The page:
Note: This letter is as received from the Commission of Judicial Conduct.
The actual scanned text (slower to download and harder to
search and read) is also available.
The context for this letter can be found at:
June 25, 2007
STATE OF WASHINGTON
COMMISSION OF JUDICIAL CONDUCT
P.O. BOX 1817, Olympia, WA 98507
(360) 753-4585 FAX (360)586-2918
11301 NE 7th St., Apt. J5
Vancouver, WA 98684
Re: Complaint No. 5079
Dear Mr. Carr:
This letter is in response to your e-mail to me on June 23rd. The Commission originally dismissed
your complaint at its meeting on August 4, 2006. The commission members who deliberated on your
complaint at that meeting were: Antonio Cube, Wayne Ehlers, Larry Goldberg, Hubert Locke, John Erlick,
Margaret Ross, John Schultheis and John Sleeter. The complaint was "dismiss[ed] as legal."
The analysis for such a determination is complicated and reflects a fundamental limitation of the
jurisdiction and function of the Commission. Generally, allegations that a judge (or judges in your case)
misapplied the law is beyond the purview of the Commission's function. The issue of whether a judge's
decision was legally correct is separate from the issue of whether the judge acted in accordance with the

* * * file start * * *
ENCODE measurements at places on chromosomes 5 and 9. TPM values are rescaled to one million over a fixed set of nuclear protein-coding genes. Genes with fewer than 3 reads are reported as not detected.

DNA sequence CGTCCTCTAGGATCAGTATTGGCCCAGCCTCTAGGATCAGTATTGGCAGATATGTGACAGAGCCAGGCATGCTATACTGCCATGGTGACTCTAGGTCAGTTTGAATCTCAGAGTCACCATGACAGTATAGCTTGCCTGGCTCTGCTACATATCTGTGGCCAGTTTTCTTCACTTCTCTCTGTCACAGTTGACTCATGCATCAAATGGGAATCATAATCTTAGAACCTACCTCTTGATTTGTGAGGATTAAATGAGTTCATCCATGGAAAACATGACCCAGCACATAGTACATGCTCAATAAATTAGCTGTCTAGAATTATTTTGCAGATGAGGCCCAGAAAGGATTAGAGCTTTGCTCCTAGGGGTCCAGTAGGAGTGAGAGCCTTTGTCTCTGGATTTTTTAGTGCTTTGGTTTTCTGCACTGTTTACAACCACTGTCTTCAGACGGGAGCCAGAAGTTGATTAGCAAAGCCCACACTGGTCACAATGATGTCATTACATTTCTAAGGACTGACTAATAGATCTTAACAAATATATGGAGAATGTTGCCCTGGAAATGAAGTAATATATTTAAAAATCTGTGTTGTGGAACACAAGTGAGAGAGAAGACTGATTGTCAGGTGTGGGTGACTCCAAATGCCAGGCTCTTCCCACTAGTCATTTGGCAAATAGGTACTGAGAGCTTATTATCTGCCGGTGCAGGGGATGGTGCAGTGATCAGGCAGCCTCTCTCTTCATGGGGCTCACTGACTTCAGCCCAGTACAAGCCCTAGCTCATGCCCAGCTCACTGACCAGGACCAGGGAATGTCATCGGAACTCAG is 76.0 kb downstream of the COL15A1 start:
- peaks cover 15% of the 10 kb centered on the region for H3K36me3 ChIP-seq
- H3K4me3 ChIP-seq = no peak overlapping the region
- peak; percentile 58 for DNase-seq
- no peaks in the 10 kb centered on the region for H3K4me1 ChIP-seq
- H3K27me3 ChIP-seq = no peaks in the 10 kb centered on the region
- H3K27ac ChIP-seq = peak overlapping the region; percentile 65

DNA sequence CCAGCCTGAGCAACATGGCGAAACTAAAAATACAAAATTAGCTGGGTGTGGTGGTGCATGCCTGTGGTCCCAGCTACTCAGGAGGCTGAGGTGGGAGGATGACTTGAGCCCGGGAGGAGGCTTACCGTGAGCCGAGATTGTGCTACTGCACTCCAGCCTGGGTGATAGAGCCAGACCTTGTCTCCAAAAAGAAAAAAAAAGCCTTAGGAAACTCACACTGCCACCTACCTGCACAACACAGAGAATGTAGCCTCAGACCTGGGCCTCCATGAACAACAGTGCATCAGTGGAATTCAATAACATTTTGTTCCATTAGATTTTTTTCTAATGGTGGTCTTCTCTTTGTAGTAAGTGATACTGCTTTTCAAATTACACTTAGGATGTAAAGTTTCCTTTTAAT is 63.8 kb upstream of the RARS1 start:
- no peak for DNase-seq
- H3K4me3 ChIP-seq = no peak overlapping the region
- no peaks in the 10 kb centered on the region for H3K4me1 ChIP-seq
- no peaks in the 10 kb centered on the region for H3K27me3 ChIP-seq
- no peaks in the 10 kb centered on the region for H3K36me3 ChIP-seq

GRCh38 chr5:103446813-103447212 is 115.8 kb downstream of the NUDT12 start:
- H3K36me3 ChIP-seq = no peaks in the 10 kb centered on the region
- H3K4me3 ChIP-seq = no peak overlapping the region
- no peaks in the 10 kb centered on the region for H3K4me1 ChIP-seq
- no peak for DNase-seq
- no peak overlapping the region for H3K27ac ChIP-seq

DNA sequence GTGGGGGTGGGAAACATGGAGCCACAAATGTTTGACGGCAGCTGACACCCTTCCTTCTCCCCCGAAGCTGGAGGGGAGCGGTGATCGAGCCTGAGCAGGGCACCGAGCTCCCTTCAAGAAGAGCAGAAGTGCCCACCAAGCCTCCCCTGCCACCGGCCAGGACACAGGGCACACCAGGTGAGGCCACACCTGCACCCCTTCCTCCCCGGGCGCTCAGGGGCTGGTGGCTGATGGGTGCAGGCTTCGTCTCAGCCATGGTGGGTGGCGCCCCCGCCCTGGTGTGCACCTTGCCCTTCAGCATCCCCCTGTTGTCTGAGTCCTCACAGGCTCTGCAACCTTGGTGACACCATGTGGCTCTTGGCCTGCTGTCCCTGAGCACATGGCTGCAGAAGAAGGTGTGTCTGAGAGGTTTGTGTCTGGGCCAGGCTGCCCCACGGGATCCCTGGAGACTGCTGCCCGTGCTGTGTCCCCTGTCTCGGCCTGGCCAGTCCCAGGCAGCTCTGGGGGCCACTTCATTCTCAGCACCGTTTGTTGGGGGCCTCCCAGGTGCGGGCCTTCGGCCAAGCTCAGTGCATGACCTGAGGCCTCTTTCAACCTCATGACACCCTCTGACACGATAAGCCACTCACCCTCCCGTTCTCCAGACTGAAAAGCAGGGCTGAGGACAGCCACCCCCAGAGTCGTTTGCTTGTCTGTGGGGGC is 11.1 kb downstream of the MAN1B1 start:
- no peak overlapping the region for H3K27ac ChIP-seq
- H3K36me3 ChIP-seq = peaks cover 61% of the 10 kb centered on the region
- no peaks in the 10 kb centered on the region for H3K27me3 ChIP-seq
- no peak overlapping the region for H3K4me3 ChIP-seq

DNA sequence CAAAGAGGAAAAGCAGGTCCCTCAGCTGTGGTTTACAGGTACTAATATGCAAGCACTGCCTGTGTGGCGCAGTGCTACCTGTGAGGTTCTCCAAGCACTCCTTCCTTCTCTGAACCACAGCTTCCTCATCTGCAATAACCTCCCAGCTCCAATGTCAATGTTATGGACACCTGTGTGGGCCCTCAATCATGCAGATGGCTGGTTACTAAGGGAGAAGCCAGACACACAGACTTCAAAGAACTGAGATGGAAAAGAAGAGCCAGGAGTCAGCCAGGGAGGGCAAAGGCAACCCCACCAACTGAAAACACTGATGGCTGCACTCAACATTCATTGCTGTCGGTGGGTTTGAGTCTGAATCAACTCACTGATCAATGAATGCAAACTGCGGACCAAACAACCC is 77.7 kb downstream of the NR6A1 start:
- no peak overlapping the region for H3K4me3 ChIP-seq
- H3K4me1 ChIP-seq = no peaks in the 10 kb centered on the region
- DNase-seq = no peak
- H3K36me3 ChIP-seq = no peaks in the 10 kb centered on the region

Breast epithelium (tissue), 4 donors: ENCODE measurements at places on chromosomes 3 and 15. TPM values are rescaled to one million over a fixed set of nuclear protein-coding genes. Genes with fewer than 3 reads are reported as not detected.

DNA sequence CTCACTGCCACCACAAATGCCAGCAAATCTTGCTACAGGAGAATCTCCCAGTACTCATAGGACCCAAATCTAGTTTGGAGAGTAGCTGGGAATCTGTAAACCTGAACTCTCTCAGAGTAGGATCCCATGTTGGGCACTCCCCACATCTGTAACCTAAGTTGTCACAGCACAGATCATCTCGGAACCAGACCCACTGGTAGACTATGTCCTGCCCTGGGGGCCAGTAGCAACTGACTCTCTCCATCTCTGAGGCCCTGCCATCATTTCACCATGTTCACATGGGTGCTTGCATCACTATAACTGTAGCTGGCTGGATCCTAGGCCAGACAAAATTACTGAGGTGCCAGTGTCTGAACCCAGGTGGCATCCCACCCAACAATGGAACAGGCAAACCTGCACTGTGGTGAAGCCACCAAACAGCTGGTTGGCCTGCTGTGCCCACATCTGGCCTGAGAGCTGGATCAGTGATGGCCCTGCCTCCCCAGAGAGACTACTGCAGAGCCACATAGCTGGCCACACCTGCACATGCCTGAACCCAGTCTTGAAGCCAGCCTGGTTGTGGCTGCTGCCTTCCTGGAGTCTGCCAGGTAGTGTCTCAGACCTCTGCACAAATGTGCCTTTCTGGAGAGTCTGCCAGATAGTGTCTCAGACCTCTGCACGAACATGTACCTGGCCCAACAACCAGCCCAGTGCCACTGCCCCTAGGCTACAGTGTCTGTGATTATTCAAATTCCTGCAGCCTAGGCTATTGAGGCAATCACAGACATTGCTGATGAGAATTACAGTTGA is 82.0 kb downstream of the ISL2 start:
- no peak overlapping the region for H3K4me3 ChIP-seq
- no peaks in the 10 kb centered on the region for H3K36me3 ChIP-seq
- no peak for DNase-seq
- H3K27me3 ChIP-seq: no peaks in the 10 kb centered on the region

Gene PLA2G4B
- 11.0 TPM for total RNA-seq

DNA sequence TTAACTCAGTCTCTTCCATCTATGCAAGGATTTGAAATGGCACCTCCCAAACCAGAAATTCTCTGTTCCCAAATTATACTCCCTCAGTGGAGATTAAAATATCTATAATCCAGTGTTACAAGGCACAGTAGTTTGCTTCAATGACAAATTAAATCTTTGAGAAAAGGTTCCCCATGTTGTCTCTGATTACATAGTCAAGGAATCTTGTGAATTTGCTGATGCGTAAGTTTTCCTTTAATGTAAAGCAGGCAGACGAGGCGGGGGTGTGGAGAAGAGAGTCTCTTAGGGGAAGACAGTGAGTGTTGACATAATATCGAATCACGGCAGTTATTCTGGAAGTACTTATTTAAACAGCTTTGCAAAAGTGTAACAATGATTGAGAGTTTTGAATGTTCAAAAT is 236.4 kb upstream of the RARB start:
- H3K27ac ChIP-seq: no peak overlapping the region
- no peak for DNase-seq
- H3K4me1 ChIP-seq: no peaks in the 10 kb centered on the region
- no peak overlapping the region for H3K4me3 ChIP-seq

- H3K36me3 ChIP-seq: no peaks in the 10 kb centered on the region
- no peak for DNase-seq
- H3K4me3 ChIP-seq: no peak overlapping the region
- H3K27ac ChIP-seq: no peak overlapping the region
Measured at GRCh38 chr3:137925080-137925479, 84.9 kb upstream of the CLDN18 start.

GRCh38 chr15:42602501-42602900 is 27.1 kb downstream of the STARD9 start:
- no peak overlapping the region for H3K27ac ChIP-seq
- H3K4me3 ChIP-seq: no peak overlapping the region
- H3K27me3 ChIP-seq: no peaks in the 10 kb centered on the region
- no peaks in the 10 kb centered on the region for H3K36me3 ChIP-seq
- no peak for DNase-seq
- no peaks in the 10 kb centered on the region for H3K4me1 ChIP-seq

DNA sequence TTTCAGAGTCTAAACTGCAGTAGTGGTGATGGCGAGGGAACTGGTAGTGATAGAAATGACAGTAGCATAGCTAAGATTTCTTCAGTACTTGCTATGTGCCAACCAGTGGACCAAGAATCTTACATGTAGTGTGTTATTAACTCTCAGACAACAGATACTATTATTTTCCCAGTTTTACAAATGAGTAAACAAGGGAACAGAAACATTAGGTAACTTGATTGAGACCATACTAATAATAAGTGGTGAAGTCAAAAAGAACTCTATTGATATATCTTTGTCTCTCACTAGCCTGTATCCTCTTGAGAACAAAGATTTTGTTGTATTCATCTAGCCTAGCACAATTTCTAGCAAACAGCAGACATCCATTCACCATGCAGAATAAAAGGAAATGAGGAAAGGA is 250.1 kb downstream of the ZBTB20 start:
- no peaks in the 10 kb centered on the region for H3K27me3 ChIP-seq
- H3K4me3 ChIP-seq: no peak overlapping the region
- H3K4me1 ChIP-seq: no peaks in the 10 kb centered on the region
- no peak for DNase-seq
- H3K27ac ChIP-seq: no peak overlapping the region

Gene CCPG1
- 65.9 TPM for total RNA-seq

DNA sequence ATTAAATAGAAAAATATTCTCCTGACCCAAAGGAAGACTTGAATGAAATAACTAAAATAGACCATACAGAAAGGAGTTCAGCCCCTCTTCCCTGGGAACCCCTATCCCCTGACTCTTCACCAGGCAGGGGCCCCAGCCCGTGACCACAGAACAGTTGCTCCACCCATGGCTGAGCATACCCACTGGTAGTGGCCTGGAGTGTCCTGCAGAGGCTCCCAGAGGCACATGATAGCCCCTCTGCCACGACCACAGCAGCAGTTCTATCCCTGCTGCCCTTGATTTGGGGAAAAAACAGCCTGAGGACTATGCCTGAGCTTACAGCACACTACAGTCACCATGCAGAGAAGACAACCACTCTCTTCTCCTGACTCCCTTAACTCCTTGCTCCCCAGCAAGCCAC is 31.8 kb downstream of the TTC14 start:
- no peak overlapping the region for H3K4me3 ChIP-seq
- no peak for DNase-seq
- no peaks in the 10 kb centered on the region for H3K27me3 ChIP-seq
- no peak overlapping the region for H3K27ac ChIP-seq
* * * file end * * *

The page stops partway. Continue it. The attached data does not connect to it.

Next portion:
Code of Judicial Conduct. The Commission has no authority to act as a court of review, determining the
legal or factual validity of any judge's decision. Absent some objective evidence of improper influence or
motive, the Commission cannot take action based on the legal decision made by a judge, even in cases where
it might appear that decision was incorrect. Dissatisfaction with a legal decision must be remedied through
the legal process, which is separate from the Commission's jurisdiction.
The closure of your complaint does not demonstrate an opinion by the Ccmmission that there was
no legal error in your case. (Neither does it show that the Commission believed there was legal error.)
Whether a judge has made a legal error is frequently a question on which disinterested, legally trained people
can reasonably disagree. The dismissal simply means that the Commission members concluded there was
not the kind of evidence of an ethical violation (as opposed to supposed misapplication of a law) that would
lead to the filing of public charges.
Kurt C. Twitty
Senior Investigative Counsel
This page was last updated on July 29, 2007.